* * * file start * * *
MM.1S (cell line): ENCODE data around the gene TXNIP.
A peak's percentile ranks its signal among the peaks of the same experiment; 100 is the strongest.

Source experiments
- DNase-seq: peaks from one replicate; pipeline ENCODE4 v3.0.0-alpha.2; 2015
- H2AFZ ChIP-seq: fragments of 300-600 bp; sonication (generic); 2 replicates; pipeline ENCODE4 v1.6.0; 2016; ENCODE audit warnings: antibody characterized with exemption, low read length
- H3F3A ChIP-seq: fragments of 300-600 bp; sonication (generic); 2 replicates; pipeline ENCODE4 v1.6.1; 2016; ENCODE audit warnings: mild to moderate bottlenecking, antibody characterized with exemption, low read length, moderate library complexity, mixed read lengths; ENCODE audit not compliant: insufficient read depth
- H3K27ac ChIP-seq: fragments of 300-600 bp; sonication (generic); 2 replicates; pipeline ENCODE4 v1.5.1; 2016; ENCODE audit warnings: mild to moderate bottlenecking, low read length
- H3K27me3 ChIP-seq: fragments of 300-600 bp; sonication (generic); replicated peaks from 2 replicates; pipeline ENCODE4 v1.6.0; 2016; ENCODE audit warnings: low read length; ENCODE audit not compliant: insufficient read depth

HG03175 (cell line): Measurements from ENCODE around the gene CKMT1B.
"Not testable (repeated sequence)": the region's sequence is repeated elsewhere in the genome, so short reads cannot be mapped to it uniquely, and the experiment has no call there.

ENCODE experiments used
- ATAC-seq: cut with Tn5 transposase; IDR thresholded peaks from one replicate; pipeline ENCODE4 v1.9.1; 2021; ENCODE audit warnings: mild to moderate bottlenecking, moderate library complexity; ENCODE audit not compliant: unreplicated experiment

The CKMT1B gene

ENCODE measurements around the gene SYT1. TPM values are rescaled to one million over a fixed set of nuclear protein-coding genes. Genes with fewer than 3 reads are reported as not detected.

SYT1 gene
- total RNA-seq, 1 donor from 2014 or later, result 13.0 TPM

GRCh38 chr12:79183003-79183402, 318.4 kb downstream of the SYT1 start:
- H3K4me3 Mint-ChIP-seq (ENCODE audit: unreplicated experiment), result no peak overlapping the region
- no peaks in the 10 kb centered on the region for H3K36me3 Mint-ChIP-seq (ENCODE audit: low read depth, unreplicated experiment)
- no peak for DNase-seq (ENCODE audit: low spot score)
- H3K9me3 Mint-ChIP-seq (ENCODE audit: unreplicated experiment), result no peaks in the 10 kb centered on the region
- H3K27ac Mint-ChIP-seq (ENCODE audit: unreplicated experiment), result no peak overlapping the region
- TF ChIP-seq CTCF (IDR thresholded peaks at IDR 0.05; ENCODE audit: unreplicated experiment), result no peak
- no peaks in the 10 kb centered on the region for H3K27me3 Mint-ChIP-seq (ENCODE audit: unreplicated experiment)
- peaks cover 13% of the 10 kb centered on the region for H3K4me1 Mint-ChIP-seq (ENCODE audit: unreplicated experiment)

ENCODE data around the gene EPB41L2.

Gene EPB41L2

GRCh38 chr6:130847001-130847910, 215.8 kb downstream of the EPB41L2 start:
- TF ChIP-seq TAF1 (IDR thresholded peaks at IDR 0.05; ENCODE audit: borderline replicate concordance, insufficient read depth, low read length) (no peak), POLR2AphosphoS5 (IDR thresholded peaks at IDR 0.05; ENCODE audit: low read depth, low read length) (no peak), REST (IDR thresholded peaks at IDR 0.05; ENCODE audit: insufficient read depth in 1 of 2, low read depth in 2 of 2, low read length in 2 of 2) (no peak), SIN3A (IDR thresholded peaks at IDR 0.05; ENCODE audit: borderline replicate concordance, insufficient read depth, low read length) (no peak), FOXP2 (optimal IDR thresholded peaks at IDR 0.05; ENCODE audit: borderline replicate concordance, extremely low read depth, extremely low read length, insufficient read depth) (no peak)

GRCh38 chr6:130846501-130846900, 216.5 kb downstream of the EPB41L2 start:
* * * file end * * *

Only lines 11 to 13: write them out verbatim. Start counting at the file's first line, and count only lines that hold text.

ENCODE experiments used
- ATAC-seq: cut with Tn5 transposase; IDR thresholded peaks from one replicate; pipeline ENCODE4 v1.9.1; 2021; ENCODE audit warnings: mild to moderate bottlenecking, moderate library complexity; ENCODE audit not compliant: unreplicated experiment

The CKMT1B gene